Encyclopedia of African-American Civil Rights: From Emancipation to the Present

Encyclopedia of African-American Civil Rights: From Emancipation to the Present

Encyclopedia of African-American Civil Rights: From Emancipation to the Present

Encyclopedia of African-American Civil Rights: From Emancipation to the Present

Synopsis

This is the first reference book presenting an overview of the century-long fight for true racial equality in America. This remarkable encyclopedia covers a wide array of events, legislation, court decisions, cultural achievements, speeches, organizations, and personalities that have contributed to the cause of African-American civil rights--from the Albany, Georgia "sit-in" of 1961 to the racially motivated killing of Samuel Younge in 1966; from the unjustifiable "Jim Crow" laws of the 1870s to President Bush's veto of the Civil Rights Act of 1990; from the first black illustrated newspaper, the Indianapolis Freeman, to the literary figures of the Harlem Renaissance. Outlined are the non-violent protests led by Martin Luther King, Jr., as well as the radical confrontationalism of Malcolm X. The peaceful 1964 March on Washington contrasts sharply with the Detroit race riots of 1967--but all the events covered in this volume are objectively and comprehensively summarized. The constant strugglesagainst racism, segregation, and lack of opportunity are chronicled in more than 800 useful and readable entries. Written by over 100 authors, the entries also provide ready access to relevant literature in the field. The encyclopedia also contains a chronology, a general bibliography, and a subject index. It includes almost 100 illustrations.

Excerpt

David J. Garrow

This Encyclopedia of African-American Civil Rights is a valuable and informative reference volume, but it is also so rich a source of important sketches and instructive bibliographical references that it deserves--and encourages--a fairly thorough reading even by knowledgeable senior scholars.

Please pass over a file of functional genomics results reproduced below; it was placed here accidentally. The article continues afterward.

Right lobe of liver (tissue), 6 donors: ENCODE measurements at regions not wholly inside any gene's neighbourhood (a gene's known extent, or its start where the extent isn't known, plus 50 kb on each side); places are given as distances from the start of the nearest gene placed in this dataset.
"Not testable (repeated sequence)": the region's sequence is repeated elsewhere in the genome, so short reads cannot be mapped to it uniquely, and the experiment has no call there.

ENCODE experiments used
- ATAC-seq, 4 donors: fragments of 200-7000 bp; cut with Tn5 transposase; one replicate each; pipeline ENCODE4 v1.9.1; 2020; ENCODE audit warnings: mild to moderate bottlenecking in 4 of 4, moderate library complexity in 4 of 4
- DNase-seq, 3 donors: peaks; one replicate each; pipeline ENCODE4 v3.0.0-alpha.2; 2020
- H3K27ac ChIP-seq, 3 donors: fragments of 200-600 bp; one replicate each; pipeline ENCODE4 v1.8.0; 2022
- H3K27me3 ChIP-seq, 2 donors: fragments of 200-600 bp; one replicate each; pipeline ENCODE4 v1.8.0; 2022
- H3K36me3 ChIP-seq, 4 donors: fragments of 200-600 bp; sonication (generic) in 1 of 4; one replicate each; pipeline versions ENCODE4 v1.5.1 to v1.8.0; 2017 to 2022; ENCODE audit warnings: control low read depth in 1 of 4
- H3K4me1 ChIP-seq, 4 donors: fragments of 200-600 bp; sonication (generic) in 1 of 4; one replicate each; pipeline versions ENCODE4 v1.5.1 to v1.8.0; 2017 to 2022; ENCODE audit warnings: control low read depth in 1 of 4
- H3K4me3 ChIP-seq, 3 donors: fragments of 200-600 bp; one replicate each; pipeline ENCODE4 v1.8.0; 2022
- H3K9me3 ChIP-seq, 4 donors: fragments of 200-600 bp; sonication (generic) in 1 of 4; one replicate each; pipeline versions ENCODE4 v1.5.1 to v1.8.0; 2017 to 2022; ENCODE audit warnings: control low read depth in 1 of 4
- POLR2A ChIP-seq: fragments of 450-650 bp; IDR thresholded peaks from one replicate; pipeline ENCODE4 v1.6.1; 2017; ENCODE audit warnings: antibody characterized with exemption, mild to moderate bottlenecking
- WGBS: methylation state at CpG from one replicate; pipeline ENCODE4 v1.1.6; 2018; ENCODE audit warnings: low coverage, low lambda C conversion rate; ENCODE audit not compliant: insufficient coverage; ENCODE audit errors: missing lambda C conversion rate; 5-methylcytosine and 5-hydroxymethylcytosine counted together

The range and breadth of entries is oftentimes as impressive as it is informative. Most importantly, any thoughtful perusal of the volume-- whether thorough or cursory--will quickly bring home to any reader what a large number of individuals, organizations, and events there are from these last ten decades of Afro-American history which deserve greater and more extensive historical research and study than has yet been the case.

As many scholars now recognize, current and future research in Afro- American history will increasingly treat a wider and wider range of participants and events. To date a disproportionate amount of historical attention has been focused on nationally prominent individuals and on organizations that received significant contemporaneous news coverage, but there is widespread appreciation that increased attention to "grass roots" individuals and organizations is our future direction, just as there also is growing appreciation of the importance of "local" history and events. Less and less will Afro-American history look at the black experience in America largely through a prism of national news and/or national politics.

No one can peruse this volume without thinking again and again about otherwise obscure and/or often unremembered individuals, protests, and court cases that merit a greater presence in secondary sources and textbook surveys than is presently the case. Probably every contributor . . .

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